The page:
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    Hello again Malegala,

    I must be missing something here, I have not come across any software sellers or manufacturers who will allow a FREE upgrade to the next generation of their software for periods up to a year after the new software is on sale. Are you saying that if I had bought XP eleven months ago I could get a free upgrade to Vista next month ?
    One may think 30 day is a bit short but it is the limit that Acronis have stuck to consistently.

    Free bug fixes and minor improvements are a different issue entirely. These are free for Acronis products and many others.


    Xpilot
     
  15. seekforever

    seekforever Registered Member

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    I tend to agree with you Xpilot . I do know I wouldn't be real happy if I bought it just outside the 30 day limit but I don't see it as being totally unreasonable for a product in the TI price range.

    BTW, the biggest problem that DriveSpace had when introduced was bad RAM in the PCs. This is what precipitated the more in-depth power-on RAM testing with what I believe was called OSR2 release of 95.
     
  16. malegala

    malegala Registered Member

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    Buyers know that MS is releasing an update well in advance and they can choose to buy the old version or not.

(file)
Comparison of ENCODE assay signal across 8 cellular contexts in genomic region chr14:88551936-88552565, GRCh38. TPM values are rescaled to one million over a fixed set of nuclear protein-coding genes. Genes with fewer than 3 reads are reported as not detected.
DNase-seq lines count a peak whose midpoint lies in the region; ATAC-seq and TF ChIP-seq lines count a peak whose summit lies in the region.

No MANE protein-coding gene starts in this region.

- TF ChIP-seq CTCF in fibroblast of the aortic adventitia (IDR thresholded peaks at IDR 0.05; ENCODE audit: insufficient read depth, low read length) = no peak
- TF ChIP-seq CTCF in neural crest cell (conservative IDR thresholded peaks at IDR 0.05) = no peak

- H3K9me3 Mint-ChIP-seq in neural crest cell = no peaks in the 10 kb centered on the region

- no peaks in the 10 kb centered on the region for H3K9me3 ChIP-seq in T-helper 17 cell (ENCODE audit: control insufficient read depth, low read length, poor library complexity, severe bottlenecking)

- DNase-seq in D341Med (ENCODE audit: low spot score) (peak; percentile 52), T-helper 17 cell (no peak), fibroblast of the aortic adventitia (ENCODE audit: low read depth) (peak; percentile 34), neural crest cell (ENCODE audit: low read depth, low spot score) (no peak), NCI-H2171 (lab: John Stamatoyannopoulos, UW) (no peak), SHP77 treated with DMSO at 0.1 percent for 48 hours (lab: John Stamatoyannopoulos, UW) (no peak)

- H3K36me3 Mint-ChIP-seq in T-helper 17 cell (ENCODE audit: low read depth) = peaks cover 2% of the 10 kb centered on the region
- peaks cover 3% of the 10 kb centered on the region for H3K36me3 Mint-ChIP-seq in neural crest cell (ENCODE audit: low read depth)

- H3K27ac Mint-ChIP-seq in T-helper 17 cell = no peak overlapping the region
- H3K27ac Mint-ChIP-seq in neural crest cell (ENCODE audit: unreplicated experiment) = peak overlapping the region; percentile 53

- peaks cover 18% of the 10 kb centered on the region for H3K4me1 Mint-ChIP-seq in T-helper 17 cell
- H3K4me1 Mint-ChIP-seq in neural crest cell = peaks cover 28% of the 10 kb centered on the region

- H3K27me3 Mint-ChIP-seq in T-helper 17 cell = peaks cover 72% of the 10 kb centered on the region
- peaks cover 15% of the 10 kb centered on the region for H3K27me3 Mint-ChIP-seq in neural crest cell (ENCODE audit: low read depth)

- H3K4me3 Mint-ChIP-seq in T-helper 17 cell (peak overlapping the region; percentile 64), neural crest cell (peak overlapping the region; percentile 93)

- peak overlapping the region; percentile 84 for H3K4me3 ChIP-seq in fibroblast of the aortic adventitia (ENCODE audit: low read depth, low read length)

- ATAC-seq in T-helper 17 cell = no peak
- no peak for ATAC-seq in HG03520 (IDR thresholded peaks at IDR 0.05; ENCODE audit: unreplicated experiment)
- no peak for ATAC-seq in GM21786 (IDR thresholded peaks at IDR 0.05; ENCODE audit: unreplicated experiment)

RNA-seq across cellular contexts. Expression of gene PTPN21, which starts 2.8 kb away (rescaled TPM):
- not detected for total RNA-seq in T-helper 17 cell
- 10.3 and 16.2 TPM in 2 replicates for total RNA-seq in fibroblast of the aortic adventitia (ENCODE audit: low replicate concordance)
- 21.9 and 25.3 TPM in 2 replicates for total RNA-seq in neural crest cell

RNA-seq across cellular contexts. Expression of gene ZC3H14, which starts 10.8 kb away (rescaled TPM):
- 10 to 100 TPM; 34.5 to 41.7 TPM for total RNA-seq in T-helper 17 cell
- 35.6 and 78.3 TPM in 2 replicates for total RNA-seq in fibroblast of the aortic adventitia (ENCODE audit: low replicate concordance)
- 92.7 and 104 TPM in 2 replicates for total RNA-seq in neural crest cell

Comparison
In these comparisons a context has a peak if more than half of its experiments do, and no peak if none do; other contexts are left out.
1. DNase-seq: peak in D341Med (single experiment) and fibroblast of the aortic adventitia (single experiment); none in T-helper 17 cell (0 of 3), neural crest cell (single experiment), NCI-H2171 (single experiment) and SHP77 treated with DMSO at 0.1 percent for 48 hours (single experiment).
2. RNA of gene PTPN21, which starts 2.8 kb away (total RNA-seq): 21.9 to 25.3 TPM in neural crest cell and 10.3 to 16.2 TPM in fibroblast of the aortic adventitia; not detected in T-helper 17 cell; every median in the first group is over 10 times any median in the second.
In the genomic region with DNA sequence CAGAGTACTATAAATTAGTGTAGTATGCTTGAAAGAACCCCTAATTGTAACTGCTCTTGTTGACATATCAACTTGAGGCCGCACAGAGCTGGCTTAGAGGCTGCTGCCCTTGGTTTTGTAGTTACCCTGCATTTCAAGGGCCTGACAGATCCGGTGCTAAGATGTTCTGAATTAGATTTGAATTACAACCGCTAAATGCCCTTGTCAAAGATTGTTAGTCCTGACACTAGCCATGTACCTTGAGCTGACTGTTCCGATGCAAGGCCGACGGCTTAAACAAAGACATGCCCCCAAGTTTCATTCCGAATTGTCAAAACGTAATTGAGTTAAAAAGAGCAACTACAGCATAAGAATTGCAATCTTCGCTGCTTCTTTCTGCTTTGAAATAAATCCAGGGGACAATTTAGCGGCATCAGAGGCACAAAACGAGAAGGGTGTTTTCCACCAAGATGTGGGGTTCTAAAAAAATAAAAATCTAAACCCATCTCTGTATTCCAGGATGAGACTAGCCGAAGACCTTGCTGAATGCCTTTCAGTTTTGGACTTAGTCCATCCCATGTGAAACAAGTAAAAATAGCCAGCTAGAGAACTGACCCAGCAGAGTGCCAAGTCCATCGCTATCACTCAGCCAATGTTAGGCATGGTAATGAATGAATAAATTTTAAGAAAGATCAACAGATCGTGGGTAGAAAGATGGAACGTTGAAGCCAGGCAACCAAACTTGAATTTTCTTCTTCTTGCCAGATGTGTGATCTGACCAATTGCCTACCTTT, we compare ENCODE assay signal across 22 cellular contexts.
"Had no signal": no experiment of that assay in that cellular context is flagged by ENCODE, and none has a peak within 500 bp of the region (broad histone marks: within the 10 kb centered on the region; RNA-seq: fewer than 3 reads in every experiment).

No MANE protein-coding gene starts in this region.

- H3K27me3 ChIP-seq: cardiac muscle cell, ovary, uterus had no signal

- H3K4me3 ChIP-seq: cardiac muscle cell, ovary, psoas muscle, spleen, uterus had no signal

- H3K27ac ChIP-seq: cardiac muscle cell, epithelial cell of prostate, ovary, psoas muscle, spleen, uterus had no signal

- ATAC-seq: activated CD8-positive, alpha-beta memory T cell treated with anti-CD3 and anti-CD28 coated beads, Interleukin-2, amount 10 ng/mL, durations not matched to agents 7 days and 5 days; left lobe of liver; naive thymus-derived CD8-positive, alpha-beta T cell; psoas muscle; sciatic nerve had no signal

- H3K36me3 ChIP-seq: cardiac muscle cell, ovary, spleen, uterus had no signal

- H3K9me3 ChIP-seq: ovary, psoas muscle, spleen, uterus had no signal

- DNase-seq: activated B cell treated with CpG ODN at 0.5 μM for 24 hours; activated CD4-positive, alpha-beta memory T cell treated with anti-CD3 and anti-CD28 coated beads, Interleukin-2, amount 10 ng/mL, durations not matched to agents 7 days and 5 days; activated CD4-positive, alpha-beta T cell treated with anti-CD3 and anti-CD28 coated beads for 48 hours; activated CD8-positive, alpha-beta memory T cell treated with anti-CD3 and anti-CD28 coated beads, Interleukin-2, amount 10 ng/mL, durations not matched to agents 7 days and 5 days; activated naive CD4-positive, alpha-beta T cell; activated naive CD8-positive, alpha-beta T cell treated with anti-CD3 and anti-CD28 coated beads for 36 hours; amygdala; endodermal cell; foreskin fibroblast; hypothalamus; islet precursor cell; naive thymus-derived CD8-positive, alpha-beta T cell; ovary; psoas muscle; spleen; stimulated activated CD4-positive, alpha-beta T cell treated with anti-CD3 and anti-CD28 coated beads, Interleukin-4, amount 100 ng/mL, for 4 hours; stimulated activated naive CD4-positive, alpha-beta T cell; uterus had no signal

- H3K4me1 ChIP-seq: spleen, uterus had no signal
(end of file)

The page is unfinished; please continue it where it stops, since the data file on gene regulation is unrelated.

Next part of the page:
There are a number of software packages with extended free upgrades (VTRAIN 2 years, Genie Back up, 1 year, Macro Toolworks (2 years and counting). I upgraded Backup MyPC for free from version 4.85 to Version 6.

    The only software I buy with an annual payment is tax software or virus software.

    While you may not be dissatisfied, Acronis cannot afford to alienate customers with an unusually short upgrade path. It has alienated me and I for one look forward to saying goodbye to them when I get Vista installed.
     
  17. Long View

    Long View Registered Member

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    At $29.99 for an upgrade to ATI 10 Home I would say they are almost giving it away. many people are still quite happily using ATI 9 or 8 or even 7. ATI 6 will still work but is a bit slow. There is now reason to be forced into an upgrade every year - so paying an extra $29.99 every couple of years doesn't seem too expensive to me for what is probably the most important program that anyone can own.
     
  18. bVolk

    bVolk Registered Member

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    I agree, considerig that TI takes care that all the other programs will keep running.
     
  19. malegala

    malegala Registered Member

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    The price is not the issue. They could charge more or less for their product. Paying an extra $30 for a program six weeks after I bought it is part of the problem.

    Backup software does not change technology very often, if at all. They may at some bells and whistles, improve the speed, but there really is very little difference between version 10 and version 9.

    It appears from the posts in this forum, that all versions have substantial reliability problems.


    I do not use TI for my primary backup. For that I use vice versa, a great backup program that does mirroring, so my data is constantly being backed up.

    However, should I have a computer crash, it would save a lot of time to be able to restore my computer without having to reinstall all my programs. It seems like it is somewhat of a crapshoot as to whether TI will work.

    before I bought it, I did try it out on an older computer, and it restored the drive. A day or two after I bought it my computer crashed with an error message that one of my Windows operating system files was missing, but I was unable to boot from the CD TI9 had created.